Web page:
Mike Babcock joined the Dean Blundell & Co show to discuss his early takes on the Toronto market, expectations for the team and players headed into the new season, how he plans to manage his young players, and more.



It’s funny, you know, because, when you were announced as head coach, I thought I know he’ll probably understand that this place is hyper sensitive and a real magnifying glass for everything to do with the Toronto Maple Leafs. But I bet you never thought you’d see your house listing on sports media sites.
Babcock: You know, the classic thing about it is I didn’t even know. One of my neighbours called and told me about it. It was great; the market in Detroit was real good so our house was sold in two hours, which was really nice. The next day I guess they’re reporting that, [but] the house was now off the market and it’s already been sold. I phoned the people and said, “you mind getting all of that stuff down so we can get on with our life here?” You know, obviously selling our house was good. We maintain a property in Michigan, though; my kids want to summer there for the next three, four, five years, so we maintained a property there. My wife and I are happy to be living here.

You must be amazed though; I don’t know if you thought it’d be this scrutinized… the attention you’ve received so far.
Babcock: Obviously, I knew, being a Canadian myself – I think part of being Canadian is you believe that hockey is your game. The Toronto Maple Leafs are an original six franchise, which is a special, special thing, but right now we don’t hold, I don’t believe, our rightful place in the National Hockey League. We’ve got to get a better product on the ice on a year-to-year, day-to-day basis. That’s Shanny’s plan here and with Lou and myself that’s what we plan on getting done over time.

You mentioned, I was reading the Sun this weekend, a nice kind of expose unplugged with Mike Zeisberger. You talked about being scared to death. You’ve spoken a lot about your expectations and you holding yourself to those, and that’s who you’re accountable to – you. You’re not worried about other people. I guess I would ask you: Is it the new experience, or is it kind of everything involved with a new move, new team, new city, or is it the challenge of taking over this franchise and coaching the Toronto Maple Leafs that is a little intimidating?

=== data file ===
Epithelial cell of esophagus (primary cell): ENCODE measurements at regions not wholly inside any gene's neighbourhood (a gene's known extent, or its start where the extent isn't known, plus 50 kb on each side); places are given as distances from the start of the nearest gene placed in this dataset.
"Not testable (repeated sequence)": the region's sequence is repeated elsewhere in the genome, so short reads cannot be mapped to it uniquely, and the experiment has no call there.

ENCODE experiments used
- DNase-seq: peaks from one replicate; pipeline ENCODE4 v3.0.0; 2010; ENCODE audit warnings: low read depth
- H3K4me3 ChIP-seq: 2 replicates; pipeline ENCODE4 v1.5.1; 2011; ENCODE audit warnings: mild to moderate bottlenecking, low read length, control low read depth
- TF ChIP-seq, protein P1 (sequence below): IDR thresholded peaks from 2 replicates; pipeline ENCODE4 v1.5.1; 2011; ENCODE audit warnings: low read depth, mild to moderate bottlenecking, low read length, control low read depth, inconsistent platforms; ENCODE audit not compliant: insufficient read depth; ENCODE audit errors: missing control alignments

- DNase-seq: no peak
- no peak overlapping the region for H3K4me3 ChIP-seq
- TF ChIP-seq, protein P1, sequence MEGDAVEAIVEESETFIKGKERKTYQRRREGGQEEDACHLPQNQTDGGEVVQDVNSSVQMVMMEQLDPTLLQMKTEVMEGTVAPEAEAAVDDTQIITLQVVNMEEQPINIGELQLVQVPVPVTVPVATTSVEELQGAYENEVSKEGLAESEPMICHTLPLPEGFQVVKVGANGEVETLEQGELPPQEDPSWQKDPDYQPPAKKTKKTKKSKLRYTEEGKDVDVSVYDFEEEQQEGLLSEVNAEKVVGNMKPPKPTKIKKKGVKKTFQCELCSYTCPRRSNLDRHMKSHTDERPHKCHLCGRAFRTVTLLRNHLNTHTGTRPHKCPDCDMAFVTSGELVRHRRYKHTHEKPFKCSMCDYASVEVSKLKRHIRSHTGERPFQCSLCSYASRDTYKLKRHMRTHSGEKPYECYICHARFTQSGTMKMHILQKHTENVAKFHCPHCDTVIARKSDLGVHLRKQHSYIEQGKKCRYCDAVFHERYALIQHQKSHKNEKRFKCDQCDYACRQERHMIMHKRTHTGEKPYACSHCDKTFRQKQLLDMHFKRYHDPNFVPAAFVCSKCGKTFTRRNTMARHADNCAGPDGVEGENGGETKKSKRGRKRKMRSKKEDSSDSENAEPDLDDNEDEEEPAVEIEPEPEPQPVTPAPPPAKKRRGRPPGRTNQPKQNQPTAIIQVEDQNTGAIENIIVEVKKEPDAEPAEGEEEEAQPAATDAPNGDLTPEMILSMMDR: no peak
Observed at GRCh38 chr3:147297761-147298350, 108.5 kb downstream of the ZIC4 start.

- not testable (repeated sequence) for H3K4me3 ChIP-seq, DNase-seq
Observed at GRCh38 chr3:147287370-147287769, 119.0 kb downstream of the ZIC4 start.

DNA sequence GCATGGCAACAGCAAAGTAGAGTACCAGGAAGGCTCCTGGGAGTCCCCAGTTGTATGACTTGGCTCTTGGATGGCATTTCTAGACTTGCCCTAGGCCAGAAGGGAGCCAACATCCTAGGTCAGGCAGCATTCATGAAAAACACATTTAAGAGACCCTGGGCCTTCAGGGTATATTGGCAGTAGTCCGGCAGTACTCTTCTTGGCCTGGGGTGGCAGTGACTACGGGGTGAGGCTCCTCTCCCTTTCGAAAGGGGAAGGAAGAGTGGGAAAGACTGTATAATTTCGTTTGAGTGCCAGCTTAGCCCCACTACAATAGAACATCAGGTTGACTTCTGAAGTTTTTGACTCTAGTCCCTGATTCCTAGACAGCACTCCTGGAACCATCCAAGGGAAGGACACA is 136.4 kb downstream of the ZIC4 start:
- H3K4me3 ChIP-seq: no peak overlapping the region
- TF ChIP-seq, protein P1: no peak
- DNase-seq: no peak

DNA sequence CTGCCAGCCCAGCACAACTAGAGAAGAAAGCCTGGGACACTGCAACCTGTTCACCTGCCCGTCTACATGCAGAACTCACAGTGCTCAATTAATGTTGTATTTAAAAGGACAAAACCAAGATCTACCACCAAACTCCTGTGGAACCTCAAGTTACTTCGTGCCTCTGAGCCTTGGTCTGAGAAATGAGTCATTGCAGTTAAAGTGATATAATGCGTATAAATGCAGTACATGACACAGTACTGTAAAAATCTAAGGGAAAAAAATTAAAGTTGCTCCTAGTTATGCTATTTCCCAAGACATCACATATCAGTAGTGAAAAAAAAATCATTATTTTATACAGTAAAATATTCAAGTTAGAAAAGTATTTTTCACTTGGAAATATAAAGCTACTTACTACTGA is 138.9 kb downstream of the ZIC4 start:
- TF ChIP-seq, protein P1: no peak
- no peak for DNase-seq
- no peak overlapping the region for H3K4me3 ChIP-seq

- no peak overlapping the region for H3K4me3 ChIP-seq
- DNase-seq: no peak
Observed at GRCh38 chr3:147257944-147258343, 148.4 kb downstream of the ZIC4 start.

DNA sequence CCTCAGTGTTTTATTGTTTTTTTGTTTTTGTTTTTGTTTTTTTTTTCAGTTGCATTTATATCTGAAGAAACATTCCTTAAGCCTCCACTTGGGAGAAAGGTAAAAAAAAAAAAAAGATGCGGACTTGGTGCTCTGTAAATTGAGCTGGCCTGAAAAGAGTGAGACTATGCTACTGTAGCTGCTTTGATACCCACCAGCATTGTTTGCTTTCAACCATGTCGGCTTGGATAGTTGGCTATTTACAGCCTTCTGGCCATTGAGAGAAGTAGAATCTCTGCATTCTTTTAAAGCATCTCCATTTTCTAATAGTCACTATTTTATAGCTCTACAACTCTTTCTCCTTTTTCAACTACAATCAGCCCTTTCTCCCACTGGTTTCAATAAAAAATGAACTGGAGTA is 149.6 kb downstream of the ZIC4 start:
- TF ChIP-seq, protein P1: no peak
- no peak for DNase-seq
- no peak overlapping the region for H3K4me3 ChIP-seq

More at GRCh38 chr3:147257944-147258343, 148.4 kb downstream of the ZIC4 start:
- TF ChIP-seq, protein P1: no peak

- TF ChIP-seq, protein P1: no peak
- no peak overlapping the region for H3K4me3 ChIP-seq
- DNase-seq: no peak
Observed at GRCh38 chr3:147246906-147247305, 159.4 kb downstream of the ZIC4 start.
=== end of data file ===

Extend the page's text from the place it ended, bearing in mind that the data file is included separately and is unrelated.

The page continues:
Babcock: I don’t think intimidating is the right word at all. Scared, or fearful, is what I talked about. I remember in 1997, when they gave me the World Junior job and I got off the phone, I remember saying to myself, “oh my god, what am I getting myself into? They just won four in a row.” I probably said the same thing when I got the job in Anaheim. I know I did when I got the job in 2010 to coach Canada’s Olympic team. Same thing in 2014. Anything new is exhilarating. You believe you can disarm the bomb; that’s how you have to think. If you think you can, you can. And yet, it would’ve been way safer to stay in Detroit. You’re insulated with Ken Holland, you’ve got players that you’ve known for a long time; you know who they are. Right now, I have a face chart on my desk. I don’t even know who the players are. You know how they skate when you see them on the ice, you know who they are, but you don’t know what they look like. It’s a way different situation; you’re getting to know people. What I like about it, for me, is it’s energizing. Every day I get up, I’m pumped up; I’m ready to go. Is there going to be some tough times here? No question about it. Are we going to have a good time doing it? Absolutely. I’m very excited.
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We’ve talked to a couple guys like Peter Holland, who says he’s had a conversation with you. You watch Nazem Kadri posting instagram pictures and twitter pictures of doing box jumps and working out; he says it’s the best he’s ever [trained]. Have you talked to the guys on the team last year. We know kind of about the debacle last year and how tough it’s been in the city. Have you made them aware of your expectations and what they are?